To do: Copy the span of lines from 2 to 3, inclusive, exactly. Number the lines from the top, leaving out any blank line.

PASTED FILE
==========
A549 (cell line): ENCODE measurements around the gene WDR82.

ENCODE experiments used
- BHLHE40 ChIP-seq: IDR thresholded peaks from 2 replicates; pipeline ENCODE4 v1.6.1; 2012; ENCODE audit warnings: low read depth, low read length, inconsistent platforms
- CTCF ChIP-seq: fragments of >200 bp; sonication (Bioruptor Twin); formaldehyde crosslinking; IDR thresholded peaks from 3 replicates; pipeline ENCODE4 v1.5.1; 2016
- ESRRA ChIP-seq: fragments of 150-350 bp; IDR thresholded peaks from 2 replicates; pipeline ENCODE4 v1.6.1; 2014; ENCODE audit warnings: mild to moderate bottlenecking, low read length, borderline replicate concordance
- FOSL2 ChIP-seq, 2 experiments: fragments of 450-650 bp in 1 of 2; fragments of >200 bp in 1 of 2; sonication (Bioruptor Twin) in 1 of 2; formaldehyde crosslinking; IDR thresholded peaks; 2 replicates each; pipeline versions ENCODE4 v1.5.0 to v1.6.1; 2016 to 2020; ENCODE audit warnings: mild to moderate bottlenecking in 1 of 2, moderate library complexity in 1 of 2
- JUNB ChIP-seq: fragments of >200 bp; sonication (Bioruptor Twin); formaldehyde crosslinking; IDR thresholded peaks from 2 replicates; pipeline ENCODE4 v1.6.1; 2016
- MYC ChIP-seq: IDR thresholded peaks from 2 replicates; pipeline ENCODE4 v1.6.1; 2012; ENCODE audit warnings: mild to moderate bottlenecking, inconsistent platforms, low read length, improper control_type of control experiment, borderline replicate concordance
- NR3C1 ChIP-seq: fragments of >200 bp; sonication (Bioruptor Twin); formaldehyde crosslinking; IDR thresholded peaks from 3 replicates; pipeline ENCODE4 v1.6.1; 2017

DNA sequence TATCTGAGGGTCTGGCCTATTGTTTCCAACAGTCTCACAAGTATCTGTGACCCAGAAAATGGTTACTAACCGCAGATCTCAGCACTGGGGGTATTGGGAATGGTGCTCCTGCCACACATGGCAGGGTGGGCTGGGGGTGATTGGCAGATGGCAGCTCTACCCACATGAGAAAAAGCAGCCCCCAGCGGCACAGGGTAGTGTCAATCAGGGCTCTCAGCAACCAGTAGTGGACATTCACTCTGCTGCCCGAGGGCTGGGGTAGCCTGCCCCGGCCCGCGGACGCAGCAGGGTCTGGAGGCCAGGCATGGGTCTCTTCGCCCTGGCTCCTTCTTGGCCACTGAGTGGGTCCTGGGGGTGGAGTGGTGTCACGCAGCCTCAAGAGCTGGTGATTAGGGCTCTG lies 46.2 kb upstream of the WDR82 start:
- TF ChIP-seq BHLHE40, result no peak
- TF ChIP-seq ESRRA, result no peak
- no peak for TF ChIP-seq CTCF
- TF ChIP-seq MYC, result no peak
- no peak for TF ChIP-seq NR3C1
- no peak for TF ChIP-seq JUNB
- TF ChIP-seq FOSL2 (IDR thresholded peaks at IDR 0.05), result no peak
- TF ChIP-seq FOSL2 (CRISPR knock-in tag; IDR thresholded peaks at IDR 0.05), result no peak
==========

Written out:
ENCODE experiments used
- BHLHE40 ChIP-seq: IDR thresholded peaks from 2 replicates; pipeline ENCODE4 v1.6.1; 2012; ENCODE audit warnings: low read depth, low read length, inconsistent platforms